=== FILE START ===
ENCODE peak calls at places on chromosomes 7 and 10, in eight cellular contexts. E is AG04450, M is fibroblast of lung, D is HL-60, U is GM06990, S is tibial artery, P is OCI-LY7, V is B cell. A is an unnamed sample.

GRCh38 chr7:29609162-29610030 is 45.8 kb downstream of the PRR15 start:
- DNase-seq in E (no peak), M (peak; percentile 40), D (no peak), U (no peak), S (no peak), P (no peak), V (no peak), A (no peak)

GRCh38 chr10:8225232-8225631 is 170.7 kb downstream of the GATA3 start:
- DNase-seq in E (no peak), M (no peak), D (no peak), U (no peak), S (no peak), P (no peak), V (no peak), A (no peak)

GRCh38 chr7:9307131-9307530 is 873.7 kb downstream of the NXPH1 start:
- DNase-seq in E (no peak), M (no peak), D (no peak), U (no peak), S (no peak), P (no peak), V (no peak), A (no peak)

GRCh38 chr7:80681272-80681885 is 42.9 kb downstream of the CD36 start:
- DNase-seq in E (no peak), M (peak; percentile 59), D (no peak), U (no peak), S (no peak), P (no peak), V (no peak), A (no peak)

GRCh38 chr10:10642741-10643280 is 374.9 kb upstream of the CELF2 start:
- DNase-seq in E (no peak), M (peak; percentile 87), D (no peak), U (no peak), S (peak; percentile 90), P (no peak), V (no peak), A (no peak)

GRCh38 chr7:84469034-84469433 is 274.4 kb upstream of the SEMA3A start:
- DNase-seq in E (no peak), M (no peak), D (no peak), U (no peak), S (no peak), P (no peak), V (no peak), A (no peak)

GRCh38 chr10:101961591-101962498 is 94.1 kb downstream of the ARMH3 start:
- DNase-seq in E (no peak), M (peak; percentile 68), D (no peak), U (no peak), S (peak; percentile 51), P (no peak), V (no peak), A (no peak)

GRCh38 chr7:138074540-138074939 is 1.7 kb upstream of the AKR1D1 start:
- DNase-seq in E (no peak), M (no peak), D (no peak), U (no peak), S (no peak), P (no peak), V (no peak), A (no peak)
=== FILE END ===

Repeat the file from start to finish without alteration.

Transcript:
ENCODE peak calls at places on chromosomes 7 and 10, in eight cellular contexts. E is AG04450, M is fibroblast of lung, D is HL-60, U is GM06990, S is tibial artery, P is OCI-LY7, V is B cell. A is an unnamed sample.

GRCh38 chr7:29609162-29610030 is 45.8 kb downstream of the PRR15 start:
- DNase-seq in E (no peak), M (peak; percentile 40), D (no peak), U (no peak), S (no peak), P (no peak), V (no peak), A (no peak)

GRCh38 chr10:8225232-8225631 is 170.7 kb downstream of the GATA3 start:
- DNase-seq in E (no peak), M (no peak), D (no peak), U (no peak), S (no peak), P (no peak), V (no peak), A (no peak)

GRCh38 chr7:9307131-9307530 is 873.7 kb downstream of the NXPH1 start:
- DNase-seq in E (no peak), M (no peak), D (no peak), U (no peak), S (no peak), P (no peak), V (no peak), A (no peak)

GRCh38 chr7:80681272-80681885 is 42.9 kb downstream of the CD36 start:
- DNase-seq in E (no peak), M (peak; percentile 59), D (no peak), U (no peak), S (no peak), P (no peak), V (no peak), A (no peak)

GRCh38 chr10:10642741-10643280 is 374.9 kb upstream of the CELF2 start:
- DNase-seq in E (no peak), M (peak; percentile 87), D (no peak), U (no peak), S (peak; percentile 90), P (no peak), V (no peak), A (no peak)

GRCh38 chr7:84469034-84469433 is 274.4 kb upstream of the SEMA3A start:
- DNase-seq in E (no peak), M (no peak), D (no peak), U (no peak), S (no peak), P (no peak), V (no peak), A (no peak)

GRCh38 chr10:101961591-101962498 is 94.1 kb downstream of the ARMH3 start:
- DNase-seq in E (no peak), M (peak; percentile 68), D (no peak), U (no peak), S (peak; percentile 51), P (no peak), V (no peak), A (no peak)

GRCh38 chr7:138074540-138074939 is 1.7 kb upstream of the AKR1D1 start:
- DNase-seq in E (no peak), M (no peak), D (no peak), U (no peak), S (no peak), P (no peak), V (no peak), A (no peak)